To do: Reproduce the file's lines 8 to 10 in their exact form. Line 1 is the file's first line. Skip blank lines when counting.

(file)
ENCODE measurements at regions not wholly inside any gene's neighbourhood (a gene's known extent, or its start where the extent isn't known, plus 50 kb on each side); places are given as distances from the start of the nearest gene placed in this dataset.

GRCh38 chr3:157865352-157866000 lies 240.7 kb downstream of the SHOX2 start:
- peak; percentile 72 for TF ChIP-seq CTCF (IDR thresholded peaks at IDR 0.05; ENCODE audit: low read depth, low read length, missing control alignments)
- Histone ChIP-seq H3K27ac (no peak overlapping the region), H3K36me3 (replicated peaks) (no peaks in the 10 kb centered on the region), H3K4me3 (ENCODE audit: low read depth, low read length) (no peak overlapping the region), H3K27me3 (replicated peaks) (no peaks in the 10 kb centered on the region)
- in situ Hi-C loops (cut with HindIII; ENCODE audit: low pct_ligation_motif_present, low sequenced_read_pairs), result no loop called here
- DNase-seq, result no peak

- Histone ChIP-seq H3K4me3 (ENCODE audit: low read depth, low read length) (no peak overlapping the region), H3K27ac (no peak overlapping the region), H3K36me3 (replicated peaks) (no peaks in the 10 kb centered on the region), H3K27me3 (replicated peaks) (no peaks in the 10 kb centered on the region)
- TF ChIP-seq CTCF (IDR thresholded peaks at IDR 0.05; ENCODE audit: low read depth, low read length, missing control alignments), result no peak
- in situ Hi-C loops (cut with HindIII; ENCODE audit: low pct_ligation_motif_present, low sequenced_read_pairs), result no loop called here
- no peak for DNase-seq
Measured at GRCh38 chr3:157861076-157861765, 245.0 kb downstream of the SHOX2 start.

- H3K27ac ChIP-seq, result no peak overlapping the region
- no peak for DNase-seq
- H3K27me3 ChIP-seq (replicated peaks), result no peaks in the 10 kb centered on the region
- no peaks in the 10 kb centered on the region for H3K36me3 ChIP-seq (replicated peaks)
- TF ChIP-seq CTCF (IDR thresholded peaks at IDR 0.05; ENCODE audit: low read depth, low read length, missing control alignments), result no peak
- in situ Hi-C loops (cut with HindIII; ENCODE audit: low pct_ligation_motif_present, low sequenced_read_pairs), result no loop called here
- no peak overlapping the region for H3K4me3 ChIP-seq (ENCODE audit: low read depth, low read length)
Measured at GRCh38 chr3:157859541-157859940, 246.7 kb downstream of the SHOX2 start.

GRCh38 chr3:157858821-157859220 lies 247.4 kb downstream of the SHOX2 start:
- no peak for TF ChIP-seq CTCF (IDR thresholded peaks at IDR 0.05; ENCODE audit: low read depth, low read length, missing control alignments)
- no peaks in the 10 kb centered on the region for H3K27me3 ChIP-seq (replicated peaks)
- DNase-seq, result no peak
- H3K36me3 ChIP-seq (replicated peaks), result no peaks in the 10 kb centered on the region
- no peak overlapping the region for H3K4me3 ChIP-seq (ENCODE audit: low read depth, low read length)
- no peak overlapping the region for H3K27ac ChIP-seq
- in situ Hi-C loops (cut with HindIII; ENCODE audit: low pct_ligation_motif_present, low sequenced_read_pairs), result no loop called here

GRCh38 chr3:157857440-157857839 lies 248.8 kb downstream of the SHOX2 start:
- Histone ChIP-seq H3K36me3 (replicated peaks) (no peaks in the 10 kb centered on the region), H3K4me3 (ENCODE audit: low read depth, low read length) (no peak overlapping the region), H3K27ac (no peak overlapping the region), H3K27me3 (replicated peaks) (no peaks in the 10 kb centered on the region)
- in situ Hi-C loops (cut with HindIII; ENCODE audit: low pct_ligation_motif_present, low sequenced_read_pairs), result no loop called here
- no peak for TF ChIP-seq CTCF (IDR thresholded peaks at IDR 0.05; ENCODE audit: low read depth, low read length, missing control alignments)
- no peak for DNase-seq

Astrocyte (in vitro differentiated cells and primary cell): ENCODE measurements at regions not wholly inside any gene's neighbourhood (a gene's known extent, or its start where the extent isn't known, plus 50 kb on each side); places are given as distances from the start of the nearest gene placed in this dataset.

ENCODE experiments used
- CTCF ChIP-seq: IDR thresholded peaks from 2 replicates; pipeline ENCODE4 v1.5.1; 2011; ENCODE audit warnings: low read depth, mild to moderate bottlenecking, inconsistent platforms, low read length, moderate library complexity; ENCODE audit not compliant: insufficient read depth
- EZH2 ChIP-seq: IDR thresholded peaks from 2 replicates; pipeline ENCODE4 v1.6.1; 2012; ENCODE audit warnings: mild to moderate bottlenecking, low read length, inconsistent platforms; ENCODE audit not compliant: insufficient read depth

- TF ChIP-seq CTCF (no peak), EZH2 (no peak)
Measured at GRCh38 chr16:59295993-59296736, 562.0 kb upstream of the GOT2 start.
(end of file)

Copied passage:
- TF ChIP-seq CTCF (IDR thresholded peaks at IDR 0.05; ENCODE audit: low read depth, low read length, missing control alignments), result no peak
- in situ Hi-C loops (cut with HindIII; ENCODE audit: low pct_ligation_motif_present, low sequenced_read_pairs), result no loop called here
- no peak for DNase-seq